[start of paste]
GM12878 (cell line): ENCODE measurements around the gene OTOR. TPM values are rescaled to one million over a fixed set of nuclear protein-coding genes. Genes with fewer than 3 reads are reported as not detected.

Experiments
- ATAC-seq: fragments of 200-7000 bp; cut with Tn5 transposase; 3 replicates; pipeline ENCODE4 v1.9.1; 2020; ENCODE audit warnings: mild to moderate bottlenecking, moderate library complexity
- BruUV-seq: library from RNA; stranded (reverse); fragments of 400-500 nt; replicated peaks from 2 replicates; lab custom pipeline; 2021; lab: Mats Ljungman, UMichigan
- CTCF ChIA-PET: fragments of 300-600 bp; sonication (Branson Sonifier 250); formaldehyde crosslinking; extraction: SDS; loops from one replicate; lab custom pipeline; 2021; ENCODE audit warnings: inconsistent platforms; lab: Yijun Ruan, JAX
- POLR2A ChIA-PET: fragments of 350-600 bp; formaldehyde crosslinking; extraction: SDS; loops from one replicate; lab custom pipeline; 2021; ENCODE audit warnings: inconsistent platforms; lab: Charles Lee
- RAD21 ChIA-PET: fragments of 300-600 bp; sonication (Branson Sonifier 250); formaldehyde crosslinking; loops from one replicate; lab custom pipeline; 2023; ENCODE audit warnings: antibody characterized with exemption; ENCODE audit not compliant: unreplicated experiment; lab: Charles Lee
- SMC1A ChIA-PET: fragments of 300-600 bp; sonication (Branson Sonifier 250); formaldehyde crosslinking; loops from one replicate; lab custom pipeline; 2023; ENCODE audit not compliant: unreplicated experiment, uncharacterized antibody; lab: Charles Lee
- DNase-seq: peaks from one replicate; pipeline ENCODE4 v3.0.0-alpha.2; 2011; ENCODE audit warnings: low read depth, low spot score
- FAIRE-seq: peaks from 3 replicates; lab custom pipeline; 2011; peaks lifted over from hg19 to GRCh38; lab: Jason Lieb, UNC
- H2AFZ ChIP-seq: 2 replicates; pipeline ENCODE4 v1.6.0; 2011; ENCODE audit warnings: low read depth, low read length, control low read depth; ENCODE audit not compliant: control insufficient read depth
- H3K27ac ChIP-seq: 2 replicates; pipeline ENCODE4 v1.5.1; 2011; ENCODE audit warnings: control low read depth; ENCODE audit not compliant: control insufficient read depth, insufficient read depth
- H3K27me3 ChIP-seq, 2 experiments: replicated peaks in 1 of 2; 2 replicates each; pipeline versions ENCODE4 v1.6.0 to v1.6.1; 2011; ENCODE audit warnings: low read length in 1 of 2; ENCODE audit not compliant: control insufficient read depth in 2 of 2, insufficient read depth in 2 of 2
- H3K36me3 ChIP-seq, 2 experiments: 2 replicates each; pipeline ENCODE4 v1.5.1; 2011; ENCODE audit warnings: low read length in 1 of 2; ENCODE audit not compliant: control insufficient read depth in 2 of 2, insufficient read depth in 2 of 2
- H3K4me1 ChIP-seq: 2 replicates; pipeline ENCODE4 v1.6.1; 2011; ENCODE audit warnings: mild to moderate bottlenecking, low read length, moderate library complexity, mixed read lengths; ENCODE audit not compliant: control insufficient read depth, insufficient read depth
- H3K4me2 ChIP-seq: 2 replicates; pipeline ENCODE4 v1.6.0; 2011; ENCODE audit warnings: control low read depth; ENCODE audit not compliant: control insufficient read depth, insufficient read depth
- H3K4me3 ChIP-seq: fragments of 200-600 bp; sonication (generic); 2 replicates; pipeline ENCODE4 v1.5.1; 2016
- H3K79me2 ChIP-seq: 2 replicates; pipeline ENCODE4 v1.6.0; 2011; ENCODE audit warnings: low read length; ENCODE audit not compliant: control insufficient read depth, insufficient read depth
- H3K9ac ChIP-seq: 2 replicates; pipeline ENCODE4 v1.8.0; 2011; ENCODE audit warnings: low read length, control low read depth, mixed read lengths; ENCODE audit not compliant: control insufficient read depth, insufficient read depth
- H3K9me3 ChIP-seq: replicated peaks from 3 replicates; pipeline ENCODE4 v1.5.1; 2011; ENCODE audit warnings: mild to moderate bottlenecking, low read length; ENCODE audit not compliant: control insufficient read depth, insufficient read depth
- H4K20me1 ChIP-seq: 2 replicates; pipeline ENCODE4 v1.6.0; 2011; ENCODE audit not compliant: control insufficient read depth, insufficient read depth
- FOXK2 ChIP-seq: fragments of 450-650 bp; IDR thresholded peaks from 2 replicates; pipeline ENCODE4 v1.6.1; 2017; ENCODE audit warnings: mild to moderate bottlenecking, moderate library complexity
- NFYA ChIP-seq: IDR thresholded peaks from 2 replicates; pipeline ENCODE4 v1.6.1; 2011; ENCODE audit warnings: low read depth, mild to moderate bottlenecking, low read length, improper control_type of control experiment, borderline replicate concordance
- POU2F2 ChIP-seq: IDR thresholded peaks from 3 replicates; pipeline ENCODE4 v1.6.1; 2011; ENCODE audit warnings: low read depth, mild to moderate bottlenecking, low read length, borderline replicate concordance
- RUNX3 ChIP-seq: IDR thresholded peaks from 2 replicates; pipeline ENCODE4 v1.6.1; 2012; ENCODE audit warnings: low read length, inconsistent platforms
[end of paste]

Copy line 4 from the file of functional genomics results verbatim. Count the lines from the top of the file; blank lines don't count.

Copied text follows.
- BruUV-seq: library from RNA; stranded (reverse); fragments of 400-500 nt; replicated peaks from 2 replicates; lab custom pipeline; 2021; lab: Mats Ljungman, UMichigan